Bipole and Dipole Speakers

These types of speakers are mostly used as surround speakers as they have a unique design characterized by two speakers enclosed in a unit. The dual speakers reproduce sound by firing in different directions simultaneously, thus creating a less directional output.

Their ability to send sound in different directions makes bipole and dipole speakers ideal when used as part of a multidirectional surround. In bipole speakers, the audio is usually in-phase, which means both speakers push and pull concurrently. On the other hand, the audio produced is usually out of phase by a margin of 180-degrees in dipole speakers.

Wireless Speakers

Wireless speakers are increasingly becoming popular due to advances in technology. On most occasions, wireless speakers are used for the subwoofer and surrounds. While wireless speakers help to enhance comfort, they can only work when used on AV receivers that can support wireless speaker technology.

However, most wireless systems that are supported by receivers don’t allow the speakers to be part of the surround setup. Instead, they mostly function for multi-room audio within and around the house.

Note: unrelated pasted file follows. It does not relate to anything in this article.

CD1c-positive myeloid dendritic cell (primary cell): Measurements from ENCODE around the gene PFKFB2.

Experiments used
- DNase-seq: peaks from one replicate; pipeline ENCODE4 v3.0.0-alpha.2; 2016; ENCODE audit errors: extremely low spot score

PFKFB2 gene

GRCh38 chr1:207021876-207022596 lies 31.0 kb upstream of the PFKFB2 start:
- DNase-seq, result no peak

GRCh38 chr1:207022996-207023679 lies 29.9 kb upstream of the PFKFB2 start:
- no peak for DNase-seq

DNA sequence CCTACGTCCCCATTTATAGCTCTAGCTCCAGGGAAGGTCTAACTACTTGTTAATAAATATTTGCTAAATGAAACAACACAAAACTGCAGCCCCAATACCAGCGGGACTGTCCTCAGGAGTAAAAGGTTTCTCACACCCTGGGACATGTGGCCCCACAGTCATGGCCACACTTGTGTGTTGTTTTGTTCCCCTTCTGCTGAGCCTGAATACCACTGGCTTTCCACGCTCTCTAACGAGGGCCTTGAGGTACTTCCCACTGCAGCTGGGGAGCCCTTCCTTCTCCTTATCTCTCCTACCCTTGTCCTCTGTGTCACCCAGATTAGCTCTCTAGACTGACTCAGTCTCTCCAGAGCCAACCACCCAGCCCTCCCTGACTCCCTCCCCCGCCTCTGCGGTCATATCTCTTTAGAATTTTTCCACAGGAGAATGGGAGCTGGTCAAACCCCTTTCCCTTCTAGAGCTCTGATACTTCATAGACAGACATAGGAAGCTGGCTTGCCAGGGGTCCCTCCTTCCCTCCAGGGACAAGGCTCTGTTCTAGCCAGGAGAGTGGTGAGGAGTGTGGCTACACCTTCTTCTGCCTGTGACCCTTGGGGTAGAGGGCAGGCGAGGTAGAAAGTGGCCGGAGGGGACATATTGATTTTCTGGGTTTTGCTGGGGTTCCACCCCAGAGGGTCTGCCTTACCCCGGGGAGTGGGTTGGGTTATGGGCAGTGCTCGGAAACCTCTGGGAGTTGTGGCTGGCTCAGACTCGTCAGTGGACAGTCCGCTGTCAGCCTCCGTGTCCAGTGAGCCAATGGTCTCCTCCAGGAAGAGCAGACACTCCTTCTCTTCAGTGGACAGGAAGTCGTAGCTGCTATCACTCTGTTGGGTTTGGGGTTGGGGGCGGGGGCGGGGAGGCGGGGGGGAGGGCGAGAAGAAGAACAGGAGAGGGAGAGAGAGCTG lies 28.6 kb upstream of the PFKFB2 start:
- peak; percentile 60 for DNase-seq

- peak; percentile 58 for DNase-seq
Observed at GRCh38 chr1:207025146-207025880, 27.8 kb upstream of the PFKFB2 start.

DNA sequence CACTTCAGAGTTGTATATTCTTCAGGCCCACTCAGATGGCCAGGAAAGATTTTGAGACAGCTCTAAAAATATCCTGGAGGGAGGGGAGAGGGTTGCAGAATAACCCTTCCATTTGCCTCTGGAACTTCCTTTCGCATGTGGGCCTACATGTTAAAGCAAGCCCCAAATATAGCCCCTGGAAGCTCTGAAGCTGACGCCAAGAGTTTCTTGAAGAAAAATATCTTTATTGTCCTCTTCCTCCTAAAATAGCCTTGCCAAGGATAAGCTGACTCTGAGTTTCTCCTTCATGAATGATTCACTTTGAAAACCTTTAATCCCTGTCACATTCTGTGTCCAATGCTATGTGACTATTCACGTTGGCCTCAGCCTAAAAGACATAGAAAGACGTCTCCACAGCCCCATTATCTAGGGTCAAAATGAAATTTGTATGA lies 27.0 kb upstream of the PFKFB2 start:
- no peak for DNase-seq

Dolby Atmos-Enabled Speakers

Dolby Atmos elevation speakers are designed to direct soundwaves upwards such that they reflect off the ceiling, thus allowing for a surround audio quality. These speakers are easy to set up and are mostly used as supplementary speakers to give that final audio output the edge needed to create a surrounding atmosphere.

However, for these tiny giants to work, they’ll need a room with low ceilings. Flat ceilings work best as they tend to reflect and send the soundwaves back to the listener, thus allowing for a proper surround feeling.

Best AV Receivers to Accommodate Different Types of Speakers

The type of receiver you get plays a huge role in determining what speakers work best. As a result, you’ll need a receiver that can accommodate several inputs and outputs. Since most people tend to add new speakers to supplement the already existing ones, it’s vital to have an AV receiver with several channels.

Ideally, you should get receivers with 7.1 channels or more as they give you the freedom to add new speakers as the need arises. The more channels a receiver has, the better your chances of improving the overall sound quality and achieving high-quality surround audio.

Are you curious to learn about the best AV receivers to accommodate different types of speakers? Then, you’ll love our small examination of the best AV receivers around.

Denon AVR-X22700H 7.2 Channel AV Receiver

The Denon AVR-X22700H 7.2 Channel AV Receiver is a high-quality AV receiver that boasts a power rating of 95W per channel and fully supports 3D audio formats, making it a great option for home entertainment enthusiasts. With a minimum resistance of 8 ohms, this seven-channel receiver will easily accommodate most modern speakers.